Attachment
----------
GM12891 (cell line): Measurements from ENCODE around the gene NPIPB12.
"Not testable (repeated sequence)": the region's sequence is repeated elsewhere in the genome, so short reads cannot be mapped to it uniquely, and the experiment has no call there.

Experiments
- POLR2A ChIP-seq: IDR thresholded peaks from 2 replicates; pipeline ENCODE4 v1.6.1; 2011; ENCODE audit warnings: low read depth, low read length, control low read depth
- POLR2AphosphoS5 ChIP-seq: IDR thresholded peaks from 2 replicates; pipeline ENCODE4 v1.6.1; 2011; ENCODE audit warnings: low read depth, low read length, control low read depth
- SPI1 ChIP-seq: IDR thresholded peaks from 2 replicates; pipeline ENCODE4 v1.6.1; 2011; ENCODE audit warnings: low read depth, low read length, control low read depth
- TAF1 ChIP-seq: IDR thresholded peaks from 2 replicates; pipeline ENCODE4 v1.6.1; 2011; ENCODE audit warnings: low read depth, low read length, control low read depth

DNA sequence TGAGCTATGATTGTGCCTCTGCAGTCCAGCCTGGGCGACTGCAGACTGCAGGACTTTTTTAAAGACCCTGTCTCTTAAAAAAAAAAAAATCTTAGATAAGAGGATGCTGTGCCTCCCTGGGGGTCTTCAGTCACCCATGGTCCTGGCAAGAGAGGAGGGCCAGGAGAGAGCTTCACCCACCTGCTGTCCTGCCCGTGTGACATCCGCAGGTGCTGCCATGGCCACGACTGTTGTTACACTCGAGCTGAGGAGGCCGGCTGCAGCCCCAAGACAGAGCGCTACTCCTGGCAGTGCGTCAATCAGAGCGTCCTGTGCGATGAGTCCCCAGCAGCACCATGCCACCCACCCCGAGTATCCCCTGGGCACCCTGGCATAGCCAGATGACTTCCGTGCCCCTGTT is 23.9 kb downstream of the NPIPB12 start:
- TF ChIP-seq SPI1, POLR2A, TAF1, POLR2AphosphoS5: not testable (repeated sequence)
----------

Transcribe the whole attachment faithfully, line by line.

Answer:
GM12891 (cell line): Measurements from ENCODE around the gene NPIPB12.
"Not testable (repeated sequence)": the region's sequence is repeated elsewhere in the genome, so short reads cannot be mapped to it uniquely, and the experiment has no call there.

Experiments
- POLR2A ChIP-seq: IDR thresholded peaks from 2 replicates; pipeline ENCODE4 v1.6.1; 2011; ENCODE audit warnings: low read depth, low read length, control low read depth
- POLR2AphosphoS5 ChIP-seq: IDR thresholded peaks from 2 replicates; pipeline ENCODE4 v1.6.1; 2011; ENCODE audit warnings: low read depth, low read length, control low read depth
- SPI1 ChIP-seq: IDR thresholded peaks from 2 replicates; pipeline ENCODE4 v1.6.1; 2011; ENCODE audit warnings: low read depth, low read length, control low read depth
- TAF1 ChIP-seq: IDR thresholded peaks from 2 replicates; pipeline ENCODE4 v1.6.1; 2011; ENCODE audit warnings: low read depth, low read length, control low read depth

DNA sequence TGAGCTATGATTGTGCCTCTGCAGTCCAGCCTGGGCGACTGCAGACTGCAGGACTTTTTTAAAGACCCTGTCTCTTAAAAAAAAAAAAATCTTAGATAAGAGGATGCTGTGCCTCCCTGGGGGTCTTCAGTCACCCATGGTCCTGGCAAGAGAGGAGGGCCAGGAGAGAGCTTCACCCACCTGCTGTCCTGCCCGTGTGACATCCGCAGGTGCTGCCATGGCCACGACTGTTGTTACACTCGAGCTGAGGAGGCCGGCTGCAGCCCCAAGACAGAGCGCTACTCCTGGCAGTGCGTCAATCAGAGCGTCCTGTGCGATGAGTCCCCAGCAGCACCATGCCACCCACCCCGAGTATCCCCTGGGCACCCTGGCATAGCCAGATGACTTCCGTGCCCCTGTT is 23.9 kb downstream of the NPIPB12 start:
- TF ChIP-seq SPI1, POLR2A, TAF1, POLR2AphosphoS5: not testable (repeated sequence)